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Trump to request $29 bln for storm-hit Puerto Rico
By Andrew BEATTY
Washington (AFP) Oct 4, 2017

Mexico to send aid to Puerto Rico after hurricane
Mexico City (AFP) Oct 4, 2017 - Mexico said Wednesday it will send humanitarian aid to Puerto Rico to help the island recover from Hurricane Maria, a disaster that US President Donald Trump has been accused of minimizing.

The Mexican foreign ministry said it would send about 30 tonnes of bottled water, insect repellant and other supplies to help the US territory, where the monster storm made landfall on September 20, leaving more than 30 people dead and thousands homeless.

Mexico will also send a team of specialists to help restore electricity to some 93 percent of the island left without power by the hurricane, it said.

US-Mexican relations have been strained since Trump came to power in January after a campaign laced with anti-Mexican rhetoric, including a promise to make Mexico pay for a wall on the border.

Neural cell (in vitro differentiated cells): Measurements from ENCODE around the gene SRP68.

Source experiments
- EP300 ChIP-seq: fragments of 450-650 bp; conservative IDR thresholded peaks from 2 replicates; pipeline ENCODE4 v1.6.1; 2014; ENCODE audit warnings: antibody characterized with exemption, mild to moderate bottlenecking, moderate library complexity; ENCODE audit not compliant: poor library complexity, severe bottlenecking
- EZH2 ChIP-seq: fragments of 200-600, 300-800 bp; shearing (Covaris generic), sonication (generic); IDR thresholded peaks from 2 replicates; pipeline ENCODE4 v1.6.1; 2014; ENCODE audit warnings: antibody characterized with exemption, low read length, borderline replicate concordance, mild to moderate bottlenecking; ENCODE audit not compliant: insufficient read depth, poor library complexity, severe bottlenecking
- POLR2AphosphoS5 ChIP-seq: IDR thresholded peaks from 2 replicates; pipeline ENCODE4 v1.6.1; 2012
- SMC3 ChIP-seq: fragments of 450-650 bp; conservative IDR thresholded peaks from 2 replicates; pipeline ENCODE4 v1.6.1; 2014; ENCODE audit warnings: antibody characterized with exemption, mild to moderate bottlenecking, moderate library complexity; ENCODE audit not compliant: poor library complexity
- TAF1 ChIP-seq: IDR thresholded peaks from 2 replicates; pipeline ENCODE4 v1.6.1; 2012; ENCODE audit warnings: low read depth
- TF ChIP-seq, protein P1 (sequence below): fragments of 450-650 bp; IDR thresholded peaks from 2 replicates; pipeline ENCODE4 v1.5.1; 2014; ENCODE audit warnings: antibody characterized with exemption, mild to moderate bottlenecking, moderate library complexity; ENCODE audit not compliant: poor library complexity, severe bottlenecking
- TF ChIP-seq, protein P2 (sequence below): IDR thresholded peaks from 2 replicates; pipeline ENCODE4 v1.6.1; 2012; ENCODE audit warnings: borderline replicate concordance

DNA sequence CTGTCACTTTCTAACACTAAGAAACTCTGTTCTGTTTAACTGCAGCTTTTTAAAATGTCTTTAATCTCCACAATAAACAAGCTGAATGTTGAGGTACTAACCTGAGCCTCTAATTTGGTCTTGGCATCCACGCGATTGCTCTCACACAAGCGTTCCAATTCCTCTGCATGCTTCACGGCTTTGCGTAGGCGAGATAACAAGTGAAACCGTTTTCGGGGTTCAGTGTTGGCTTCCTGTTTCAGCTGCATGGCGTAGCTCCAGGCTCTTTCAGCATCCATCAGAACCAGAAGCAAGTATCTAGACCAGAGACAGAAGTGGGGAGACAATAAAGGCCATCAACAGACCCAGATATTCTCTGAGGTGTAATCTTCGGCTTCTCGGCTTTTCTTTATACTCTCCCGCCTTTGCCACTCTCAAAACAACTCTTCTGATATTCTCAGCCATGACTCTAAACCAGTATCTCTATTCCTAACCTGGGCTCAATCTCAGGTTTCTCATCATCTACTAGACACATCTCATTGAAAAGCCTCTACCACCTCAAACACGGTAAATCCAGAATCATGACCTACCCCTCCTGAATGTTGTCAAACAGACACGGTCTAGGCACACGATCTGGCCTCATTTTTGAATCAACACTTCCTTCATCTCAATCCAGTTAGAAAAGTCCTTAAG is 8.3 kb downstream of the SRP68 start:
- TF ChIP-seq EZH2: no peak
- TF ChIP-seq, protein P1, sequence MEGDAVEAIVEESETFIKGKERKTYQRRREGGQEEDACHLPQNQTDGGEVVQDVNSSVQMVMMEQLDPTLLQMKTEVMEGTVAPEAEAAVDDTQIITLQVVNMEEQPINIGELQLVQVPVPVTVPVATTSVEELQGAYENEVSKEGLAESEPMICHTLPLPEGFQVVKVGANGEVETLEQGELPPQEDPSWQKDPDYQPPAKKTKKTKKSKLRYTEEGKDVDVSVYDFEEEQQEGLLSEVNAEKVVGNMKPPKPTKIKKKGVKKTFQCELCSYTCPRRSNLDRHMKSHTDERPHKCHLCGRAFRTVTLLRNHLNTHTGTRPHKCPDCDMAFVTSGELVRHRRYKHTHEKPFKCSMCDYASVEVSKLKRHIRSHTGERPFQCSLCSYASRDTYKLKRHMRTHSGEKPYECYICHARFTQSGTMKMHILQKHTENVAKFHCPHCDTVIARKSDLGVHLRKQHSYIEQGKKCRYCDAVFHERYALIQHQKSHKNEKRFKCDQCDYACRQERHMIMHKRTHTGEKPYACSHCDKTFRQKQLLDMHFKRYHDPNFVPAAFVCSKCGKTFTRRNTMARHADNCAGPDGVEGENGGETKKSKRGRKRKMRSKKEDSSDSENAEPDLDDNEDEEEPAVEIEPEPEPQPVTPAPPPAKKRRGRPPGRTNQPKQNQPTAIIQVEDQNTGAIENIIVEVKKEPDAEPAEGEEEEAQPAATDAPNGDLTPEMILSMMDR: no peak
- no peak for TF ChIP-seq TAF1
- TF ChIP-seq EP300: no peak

Mexico's aid shipment comes as the country recovers from its own disasters -- earthquakes on September 7 and 19 that caused an estimated $2 billion in damages.

Mexico also offered aid to the United States after Hurricane Harvey ravaged Texas last month. But US authorities were slow to accept, and after the September 7 earthquake Mexico revoked the offer, saying it had to concentrate on the relief effort at home.

The United States sent rescue brigades to Mexico after the second earthquake and announced it would donate $100,000 in aid.

Trump, who visited Puerto Rico on Tuesday, is expected to ask Congress for a $29 billion emergency relief package for the island.

US President Donald Trump on Wednesday asked Congress for a bumper $29 billion package of emergency relief after Hurricane Maria slammed into Puerto Rico.

According to a White House letter, Trump asked for a package that includes $12.77 billion in disaster relief and a $16 billion bailout to keep a critical flood insurance program running.

Top Congressional Republican said the federal government has sent aid to storm-hit regions "but more is clearly needed, and this funding request will help meet that need."

The call for more money comes after Trump visited the US island on Tuesday.

He shook hands with storm survivors, lobbed rolls of paper towels into a crowd and tried to slap down critics who judged his administration's response to the disaster too slow.

But he also raised eyebrows by suggesting residents should be "proud" that Maria did not kill as many people as "a real catastrophe like Katrina" -- which ravaged New Orleans in 2005.